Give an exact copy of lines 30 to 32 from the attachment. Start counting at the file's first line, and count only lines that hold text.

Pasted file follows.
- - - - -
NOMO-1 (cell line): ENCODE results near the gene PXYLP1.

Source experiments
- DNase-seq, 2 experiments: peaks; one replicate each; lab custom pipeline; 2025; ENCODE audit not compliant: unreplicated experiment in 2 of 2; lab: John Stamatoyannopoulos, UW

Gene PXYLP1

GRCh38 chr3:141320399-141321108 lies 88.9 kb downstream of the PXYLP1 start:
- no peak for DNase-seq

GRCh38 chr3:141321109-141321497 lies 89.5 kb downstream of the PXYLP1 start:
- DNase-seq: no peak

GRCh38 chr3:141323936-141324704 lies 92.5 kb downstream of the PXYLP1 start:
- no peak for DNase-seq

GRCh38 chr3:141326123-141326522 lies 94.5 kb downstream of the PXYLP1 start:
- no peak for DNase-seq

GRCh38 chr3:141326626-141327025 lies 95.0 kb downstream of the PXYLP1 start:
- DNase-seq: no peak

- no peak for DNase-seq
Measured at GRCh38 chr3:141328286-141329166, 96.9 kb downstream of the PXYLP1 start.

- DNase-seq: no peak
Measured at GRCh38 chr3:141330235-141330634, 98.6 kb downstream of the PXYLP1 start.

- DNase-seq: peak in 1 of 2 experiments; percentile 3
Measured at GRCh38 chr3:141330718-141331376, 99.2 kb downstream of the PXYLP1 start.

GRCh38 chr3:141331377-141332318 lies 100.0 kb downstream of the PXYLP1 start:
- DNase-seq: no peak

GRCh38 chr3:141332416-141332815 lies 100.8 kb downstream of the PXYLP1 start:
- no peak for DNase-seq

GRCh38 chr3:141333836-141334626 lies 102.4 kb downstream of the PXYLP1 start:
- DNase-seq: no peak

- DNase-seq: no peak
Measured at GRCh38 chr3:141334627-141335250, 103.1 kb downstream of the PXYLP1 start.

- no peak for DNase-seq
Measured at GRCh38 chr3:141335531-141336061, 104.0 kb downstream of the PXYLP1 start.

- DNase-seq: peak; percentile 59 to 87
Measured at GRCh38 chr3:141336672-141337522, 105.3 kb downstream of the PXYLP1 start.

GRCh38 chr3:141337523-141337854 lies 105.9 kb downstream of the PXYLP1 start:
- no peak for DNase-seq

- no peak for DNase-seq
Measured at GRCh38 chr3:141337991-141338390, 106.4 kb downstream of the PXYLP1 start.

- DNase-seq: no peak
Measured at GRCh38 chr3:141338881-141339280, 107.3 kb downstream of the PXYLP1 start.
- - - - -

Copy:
Measured at GRCh38 chr3:141335531-141336061, 104.0 kb downstream of the PXYLP1 start.

- DNase-seq: peak; percentile 59 to 87
Measured at GRCh38 chr3:141336672-141337522, 105.3 kb downstream of the PXYLP1 start.